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Clavius with Celestron C6 and ZWO ASI178MM

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#1 james7ca

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Posted 15 May 2019 - 07:19 PM

Taken on the early evening of May 14, 2019 during a brief period of partly cloudy skies before the "May Gray" overcast returned to completely cover the night skies. If you are lucky at this time of the year (in San Diego county) to have even thirty minutes of clear skies after sundown then the seeing conditions can be surprisingly good as the thick marine layer brings both low clouds and stable seeing.

 

This was acquired with SharpCap and processed with AutoStakkert! (best 20% of about 1800 frames, although about one third of those were lost to clouds), wavelet sharpened with Registax, and final tweaks with Photoshop CC2019. Taken with a Celestron C6 (at f/10), a ZWO ASI178MM-Cool camera, and a Baader 610nm Long Pass Filter. I would have liked to have tried a different filter (green, perhaps even blue) to take advantage of the good seeing, but the clouds arrived less than twenty minutes after I started the session. That said, this is probably the highest resolution image of Clavius that I've gotten with the C6.

 

The smallest crater (on the eastern edge of Clavius) that I would consider being clearly resolved is just about 1.6km in diameter, representing just under one arc second (0.93") at the then distance to the moon. However, given the foreshortening caused by the far southern location of Clavius this calculation probably underestimates the actual resolution of the image.

Attached Thumbnails

  • Clavius with C6 and ASI178MM.jpg

Edited by james7ca, 16 May 2019 - 02:42 AM.

  • Wouter D'hoye, zjc26138, siriusandthepup and 7 others like this

#2 DMach

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Posted 15 May 2019 - 07:27 PM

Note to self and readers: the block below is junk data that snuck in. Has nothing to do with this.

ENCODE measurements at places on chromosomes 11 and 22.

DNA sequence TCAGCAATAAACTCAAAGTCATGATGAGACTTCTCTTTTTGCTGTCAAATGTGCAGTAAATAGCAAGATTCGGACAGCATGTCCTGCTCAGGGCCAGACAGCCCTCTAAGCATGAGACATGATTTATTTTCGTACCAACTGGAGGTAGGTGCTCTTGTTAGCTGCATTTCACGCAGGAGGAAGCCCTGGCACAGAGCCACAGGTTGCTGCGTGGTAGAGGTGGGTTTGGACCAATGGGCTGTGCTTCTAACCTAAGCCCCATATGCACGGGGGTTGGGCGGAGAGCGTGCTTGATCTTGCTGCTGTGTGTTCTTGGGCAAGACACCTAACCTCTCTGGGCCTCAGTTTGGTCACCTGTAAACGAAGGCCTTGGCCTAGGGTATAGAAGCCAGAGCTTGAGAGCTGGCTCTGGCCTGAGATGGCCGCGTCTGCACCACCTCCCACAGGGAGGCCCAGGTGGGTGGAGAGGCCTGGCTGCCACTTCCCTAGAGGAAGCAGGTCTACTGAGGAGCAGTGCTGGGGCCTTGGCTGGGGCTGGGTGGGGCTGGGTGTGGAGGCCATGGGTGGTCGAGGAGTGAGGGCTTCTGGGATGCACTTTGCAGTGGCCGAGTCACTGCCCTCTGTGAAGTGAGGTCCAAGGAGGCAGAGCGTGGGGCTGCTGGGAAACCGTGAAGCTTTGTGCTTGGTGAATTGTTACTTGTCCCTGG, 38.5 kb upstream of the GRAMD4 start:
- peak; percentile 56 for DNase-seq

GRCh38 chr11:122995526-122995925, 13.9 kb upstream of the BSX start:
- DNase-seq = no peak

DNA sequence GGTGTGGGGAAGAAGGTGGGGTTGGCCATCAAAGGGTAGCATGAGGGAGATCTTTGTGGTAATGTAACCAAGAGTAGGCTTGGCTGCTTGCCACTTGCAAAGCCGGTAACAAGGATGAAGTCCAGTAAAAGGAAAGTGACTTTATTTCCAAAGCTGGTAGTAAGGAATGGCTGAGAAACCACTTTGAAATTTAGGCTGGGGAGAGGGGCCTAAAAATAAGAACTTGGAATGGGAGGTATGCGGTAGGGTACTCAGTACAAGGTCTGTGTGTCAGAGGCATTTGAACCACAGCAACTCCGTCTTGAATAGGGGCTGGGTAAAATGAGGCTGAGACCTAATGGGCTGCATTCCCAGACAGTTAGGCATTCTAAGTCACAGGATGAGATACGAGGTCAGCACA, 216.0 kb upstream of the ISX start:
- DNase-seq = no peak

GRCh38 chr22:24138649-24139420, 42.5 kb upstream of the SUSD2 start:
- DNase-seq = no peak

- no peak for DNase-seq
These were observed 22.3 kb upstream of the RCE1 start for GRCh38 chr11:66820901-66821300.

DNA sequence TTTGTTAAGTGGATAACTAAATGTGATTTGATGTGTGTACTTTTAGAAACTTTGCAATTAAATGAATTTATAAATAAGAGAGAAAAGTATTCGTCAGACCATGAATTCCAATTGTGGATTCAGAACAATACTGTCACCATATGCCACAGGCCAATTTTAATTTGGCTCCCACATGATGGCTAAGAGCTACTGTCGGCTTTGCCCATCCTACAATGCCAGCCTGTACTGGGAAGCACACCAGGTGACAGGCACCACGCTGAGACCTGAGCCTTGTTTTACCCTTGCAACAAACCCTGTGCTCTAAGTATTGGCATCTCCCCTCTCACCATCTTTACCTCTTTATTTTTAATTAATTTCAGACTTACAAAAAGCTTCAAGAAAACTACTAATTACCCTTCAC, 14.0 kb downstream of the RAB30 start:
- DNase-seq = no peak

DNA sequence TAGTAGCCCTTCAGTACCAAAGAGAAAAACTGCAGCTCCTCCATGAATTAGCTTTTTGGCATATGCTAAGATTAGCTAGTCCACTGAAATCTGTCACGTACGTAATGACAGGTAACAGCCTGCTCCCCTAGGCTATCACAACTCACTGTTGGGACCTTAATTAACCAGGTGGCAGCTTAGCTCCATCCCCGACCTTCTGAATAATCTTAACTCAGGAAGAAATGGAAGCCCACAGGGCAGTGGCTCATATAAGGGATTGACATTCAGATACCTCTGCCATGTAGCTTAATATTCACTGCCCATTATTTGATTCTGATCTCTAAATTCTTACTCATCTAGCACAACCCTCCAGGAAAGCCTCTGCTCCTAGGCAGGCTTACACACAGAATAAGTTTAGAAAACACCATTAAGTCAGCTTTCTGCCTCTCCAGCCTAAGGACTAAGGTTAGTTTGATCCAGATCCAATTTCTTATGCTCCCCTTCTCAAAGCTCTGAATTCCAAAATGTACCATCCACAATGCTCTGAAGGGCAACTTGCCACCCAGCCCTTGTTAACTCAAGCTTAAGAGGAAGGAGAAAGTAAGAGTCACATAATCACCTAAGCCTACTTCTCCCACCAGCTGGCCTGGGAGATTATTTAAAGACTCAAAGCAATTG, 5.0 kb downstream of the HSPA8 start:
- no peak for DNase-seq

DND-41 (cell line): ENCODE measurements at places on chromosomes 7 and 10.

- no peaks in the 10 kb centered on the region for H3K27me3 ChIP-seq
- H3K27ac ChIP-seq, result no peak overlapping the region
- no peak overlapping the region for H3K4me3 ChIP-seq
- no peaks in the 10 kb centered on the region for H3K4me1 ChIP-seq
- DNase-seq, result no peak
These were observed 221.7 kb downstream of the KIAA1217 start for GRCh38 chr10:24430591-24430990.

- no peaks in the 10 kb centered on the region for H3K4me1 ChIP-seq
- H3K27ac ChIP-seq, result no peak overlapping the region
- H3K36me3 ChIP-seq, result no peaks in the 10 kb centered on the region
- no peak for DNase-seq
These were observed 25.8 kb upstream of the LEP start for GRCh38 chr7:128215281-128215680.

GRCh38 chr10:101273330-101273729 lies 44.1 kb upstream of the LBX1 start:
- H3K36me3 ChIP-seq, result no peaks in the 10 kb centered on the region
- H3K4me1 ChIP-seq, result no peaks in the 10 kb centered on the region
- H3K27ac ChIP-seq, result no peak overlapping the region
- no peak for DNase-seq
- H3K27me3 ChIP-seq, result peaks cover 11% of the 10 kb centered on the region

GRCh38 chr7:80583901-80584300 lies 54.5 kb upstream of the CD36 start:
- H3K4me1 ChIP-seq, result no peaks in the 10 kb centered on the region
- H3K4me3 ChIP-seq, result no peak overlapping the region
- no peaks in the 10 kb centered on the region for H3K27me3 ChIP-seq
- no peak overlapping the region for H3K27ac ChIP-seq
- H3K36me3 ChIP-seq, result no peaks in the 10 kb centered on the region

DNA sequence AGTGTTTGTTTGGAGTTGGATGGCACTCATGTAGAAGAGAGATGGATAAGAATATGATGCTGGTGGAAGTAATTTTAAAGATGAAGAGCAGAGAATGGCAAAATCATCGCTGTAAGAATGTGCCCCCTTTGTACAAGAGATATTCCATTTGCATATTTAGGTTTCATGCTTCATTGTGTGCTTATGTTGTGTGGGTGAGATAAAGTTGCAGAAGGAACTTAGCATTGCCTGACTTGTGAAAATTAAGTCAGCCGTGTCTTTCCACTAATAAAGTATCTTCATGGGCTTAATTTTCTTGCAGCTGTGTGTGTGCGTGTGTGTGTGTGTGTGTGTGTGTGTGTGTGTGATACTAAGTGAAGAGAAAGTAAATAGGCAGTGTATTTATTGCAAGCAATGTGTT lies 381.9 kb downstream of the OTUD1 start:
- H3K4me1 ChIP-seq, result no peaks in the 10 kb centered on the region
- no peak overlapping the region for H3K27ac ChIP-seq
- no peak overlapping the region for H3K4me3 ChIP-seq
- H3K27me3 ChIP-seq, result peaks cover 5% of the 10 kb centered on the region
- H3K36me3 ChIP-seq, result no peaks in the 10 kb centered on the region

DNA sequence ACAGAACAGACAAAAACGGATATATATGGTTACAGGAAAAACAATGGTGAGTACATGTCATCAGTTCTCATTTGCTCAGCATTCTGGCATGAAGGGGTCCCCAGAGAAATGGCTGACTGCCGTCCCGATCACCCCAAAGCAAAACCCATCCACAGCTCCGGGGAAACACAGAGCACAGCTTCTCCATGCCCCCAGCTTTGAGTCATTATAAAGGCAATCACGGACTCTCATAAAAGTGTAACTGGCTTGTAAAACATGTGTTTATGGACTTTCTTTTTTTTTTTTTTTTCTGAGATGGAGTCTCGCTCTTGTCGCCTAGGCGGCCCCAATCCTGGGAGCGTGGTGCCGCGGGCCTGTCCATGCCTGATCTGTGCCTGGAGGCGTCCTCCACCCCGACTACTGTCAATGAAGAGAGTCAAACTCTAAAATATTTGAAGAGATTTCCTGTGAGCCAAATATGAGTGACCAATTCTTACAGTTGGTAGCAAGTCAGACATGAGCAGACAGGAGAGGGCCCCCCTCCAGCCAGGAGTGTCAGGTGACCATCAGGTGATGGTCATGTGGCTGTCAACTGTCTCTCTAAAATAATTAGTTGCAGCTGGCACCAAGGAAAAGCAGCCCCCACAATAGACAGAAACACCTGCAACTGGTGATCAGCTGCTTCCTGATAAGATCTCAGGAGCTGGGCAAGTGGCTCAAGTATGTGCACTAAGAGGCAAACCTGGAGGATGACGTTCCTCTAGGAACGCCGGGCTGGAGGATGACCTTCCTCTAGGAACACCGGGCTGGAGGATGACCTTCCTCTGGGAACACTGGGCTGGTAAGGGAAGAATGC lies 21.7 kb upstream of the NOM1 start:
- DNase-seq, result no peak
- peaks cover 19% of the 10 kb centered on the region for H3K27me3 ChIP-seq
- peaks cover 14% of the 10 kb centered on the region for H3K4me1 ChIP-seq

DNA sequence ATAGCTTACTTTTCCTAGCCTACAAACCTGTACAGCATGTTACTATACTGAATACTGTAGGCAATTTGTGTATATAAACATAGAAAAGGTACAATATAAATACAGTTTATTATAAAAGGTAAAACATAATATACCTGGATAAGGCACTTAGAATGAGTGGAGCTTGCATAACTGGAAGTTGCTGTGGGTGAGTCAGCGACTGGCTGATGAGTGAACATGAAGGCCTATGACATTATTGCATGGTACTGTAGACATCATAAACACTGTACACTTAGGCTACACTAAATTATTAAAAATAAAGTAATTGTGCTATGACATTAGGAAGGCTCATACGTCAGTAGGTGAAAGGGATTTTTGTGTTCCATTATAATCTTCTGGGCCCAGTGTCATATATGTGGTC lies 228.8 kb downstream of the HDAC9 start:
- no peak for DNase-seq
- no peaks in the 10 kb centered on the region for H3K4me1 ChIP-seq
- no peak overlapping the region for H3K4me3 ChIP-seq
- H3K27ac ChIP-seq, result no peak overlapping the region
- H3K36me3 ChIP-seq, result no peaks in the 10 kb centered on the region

Very nice result, congrats!


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#3 Rustler46

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Posted 15 May 2019 - 07:46 PM

Very well-done! Lots of very fine detail captured in there.



#4 jerobe

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Posted 15 May 2019 - 08:03 PM

Great image, very sharp!



#5 Tom Glenn

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Posted 16 May 2019 - 03:10 AM

Nice image James.  It certainly hasn't been easy to do any imaging here in San Diego.  In fact, I haven't imaged in a month, since April 14.  It has been a pretty steady stretch of completely overcast skies at night, and really no hope for planetary imaging in the early morning hours.  I noticed the first quarter and waxing gibbous Moon occasionally peeking through the clouds the past several days, but the cloud cover has been relentless.  As you say, it's a bit of a tease, because if you do manage to get a break in the clouds, the seeing is quite good with onshore flows and relatively calm conditions.  Last year I don't recall getting much break from the clouds until almost July.  



#6 aeroman4907

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Posted 16 May 2019 - 07:21 PM

That is a very fine and well processed image James.  Way to image between the clouds coming in.  I can't imagine technically having really good seeing only to be negated by clouds.



#7 james7ca

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Posted 16 May 2019 - 09:11 PM

DMach, Russ, jerobe, Tom, and aeroman thanks for the notice.

 

I have one shorter sequence that covered this same area that was taken while the sky was still cloud free (in the area of the moon) and I'm going to try and combine both sequences to see if that will improve the results. Only problem is that the ROI on this other sequence is larger so I think I'll have to crop it so that the two SER files can be combined into one video.




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